Another of the unpleasant undercurrents in the novel is the frankly creepy nature of John Jarndyce’s relationship with the heroine of the novel, Esther Summerson. Keep in mind that she falls under his protection as a very young child, and that this is later converted into a formal legal guardianship – in effect, Jarndyce becomes something a little like Esther’s foster-father. And then, after a few years of watching her work for her keep as his housekeeper, he proposes marriage. Sex and sexual attraction are not directly mentioned at any point – this is a Victorian novel – but make no mistake that sex is what it’s all about. Jarndyce (a single man in middle age) has been living for a number of years with a vulnerable orphan for whom he has quasi-parental responsibility, and as he watches her grow into her teenage years and then on into adulthood he decides he wants to sleep with her.
What makes this even creepier is that Dickens has Esther make it very clear to the reader that she is deeply aware that she is entirely dependent on her guardian’s ‘kindness’ for everything she has in life; this raises the very real prospect that Esther’s obedience to her guardian’s sexual desires results from her knowledge that she cannot afford to displease him. Creepier still, Dickens has Esther confess to ‘gratitude’ that Jarndyce still wants to have sex with her, even though she has been disfigured by smallpox. This is a young woman supposedly grateful that the man who is the closest thing she’s ever had to a father wants to take her virginity: see what I mean about creepy?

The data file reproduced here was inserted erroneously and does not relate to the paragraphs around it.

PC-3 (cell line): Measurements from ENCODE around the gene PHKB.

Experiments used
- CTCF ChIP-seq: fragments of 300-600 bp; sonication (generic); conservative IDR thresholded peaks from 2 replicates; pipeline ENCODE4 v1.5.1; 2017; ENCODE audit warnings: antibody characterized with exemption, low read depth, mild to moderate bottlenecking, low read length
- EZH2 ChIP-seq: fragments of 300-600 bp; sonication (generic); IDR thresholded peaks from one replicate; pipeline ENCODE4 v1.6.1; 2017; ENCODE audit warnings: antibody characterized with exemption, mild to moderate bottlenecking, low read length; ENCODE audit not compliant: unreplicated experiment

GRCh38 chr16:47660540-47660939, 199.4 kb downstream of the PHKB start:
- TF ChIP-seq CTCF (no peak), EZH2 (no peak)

Disturbingly, this desire on the part of John Jarndyce to have sex with his former ward does nothing to damage his status in the novel. We are encouraged throughout to view him as wonderful, kind, selfless – even though he harbours a sexual interest in a young woman who has become, to all intents and purposes, his daughter. The creepiness reaches its apotheosis when you step temporarily outside the novel and think about the parallels with Dickens’ own life – in particular his obsession with his wife’s teenage sister, who came to live with them when they married. I realise it’s a mistake to judge people from the past by modern standards, and that the Victorians had a very different take on sexual matters – and in particular the propriety of sexual relationships between members of the same extended family circle – but this is creepy by any standard, and not at all pleasant to read.
Unpleasant in a slightly different way is the manner in which this novel tries to establish models of ‘good’ and ‘bad’ feminine behaviour, and invites the reader to judge female characters accordingly. To be fair to Dickens, he is not particularly judgemental when it comes to sex. The reader is encouraged to feel sympathy for Lady Dedlock’s plight (she had an illegitimate daughter prior to meeting and marrying her husband), to approve of Lord Dedlock’s determination to stand loyally by his wife even once the details become public, and to resent the lawyer who harries Lady Dedlock over her youthful indiscretion and drives her ultimately to her death. Although Lady Dedlock still ends up dead – the only possible ending in respectable Victorian fiction for a woman who has sex outside marriage – there is little evidence of the moral hypocrisy that saw women shoulder a disproportionate share of the blame for sexual misdemeanours. The policing of ‘good’ and ‘bad’ female behaviour instead takes place in the domestic sphere.